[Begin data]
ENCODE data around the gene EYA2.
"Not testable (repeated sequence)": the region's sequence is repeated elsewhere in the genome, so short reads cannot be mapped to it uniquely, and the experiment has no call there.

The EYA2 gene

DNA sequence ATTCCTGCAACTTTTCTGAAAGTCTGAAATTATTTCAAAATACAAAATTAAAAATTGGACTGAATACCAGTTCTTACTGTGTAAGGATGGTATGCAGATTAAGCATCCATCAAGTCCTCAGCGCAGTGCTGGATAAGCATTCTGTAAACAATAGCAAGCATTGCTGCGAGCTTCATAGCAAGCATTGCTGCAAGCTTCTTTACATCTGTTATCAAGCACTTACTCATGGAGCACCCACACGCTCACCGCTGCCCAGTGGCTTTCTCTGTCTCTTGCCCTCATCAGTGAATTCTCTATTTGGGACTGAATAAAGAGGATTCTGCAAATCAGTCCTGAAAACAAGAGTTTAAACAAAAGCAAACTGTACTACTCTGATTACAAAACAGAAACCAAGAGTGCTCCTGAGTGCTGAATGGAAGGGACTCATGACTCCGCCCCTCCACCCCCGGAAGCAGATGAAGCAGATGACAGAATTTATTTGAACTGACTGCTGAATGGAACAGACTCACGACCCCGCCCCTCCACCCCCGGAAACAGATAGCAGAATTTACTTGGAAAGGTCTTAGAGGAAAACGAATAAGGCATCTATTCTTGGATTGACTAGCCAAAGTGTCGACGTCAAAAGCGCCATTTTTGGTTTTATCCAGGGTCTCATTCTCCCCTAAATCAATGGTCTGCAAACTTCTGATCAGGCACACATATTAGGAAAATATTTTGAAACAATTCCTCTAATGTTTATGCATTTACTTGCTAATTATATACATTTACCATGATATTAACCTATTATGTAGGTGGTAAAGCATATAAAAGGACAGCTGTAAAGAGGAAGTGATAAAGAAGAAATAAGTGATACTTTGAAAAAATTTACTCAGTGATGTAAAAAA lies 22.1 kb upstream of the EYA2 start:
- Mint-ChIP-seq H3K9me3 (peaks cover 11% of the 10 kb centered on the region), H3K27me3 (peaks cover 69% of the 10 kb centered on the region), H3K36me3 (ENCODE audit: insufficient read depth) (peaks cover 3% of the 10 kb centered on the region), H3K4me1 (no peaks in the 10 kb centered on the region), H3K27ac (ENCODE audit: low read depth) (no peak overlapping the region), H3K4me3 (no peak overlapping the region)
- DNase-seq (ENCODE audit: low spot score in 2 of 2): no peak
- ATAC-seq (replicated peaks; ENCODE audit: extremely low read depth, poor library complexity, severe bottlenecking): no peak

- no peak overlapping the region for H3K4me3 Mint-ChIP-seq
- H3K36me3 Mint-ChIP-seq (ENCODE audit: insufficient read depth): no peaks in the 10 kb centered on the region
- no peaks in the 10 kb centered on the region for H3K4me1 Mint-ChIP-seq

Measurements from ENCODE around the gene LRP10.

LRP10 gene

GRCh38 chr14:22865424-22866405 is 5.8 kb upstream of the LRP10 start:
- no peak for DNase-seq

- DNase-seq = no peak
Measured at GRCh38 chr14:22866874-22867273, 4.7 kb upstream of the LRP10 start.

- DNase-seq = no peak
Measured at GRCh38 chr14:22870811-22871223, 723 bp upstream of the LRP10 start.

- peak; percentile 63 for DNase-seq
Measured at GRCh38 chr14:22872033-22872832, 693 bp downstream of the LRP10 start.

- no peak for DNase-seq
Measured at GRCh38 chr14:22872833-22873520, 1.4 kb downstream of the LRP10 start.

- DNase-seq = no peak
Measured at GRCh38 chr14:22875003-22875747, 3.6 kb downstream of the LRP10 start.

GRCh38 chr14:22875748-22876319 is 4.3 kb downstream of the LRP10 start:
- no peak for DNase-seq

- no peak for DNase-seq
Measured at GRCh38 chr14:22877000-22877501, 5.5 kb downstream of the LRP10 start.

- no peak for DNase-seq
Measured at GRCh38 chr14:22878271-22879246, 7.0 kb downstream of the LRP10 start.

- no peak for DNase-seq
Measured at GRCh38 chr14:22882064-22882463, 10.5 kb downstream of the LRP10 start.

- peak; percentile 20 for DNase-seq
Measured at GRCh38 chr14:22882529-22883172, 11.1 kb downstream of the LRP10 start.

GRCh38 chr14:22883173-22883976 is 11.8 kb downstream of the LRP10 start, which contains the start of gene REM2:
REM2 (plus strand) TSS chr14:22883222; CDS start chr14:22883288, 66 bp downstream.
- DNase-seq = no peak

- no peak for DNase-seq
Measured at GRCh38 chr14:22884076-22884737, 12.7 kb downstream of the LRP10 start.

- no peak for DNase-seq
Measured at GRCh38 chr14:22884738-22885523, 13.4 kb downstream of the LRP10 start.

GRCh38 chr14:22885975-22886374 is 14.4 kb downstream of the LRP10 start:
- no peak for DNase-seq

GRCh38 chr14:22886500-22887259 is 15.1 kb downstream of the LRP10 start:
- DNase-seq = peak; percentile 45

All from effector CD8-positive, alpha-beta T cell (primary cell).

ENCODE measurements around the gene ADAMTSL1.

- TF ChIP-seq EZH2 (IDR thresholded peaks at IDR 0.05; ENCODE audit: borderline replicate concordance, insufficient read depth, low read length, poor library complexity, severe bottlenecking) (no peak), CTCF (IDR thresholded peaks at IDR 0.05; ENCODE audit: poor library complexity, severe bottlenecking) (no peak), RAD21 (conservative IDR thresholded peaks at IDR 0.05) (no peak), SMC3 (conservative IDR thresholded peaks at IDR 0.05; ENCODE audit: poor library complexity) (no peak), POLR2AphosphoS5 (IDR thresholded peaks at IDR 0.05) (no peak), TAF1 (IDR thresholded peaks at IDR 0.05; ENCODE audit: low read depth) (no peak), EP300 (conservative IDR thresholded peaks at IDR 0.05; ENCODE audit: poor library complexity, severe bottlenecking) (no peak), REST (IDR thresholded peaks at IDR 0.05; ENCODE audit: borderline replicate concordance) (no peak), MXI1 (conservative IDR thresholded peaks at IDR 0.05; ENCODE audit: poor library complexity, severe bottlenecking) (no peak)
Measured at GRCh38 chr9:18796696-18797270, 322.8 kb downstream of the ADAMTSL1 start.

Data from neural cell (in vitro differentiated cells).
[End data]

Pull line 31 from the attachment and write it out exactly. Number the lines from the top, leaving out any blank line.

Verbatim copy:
- no peak for DNase-seq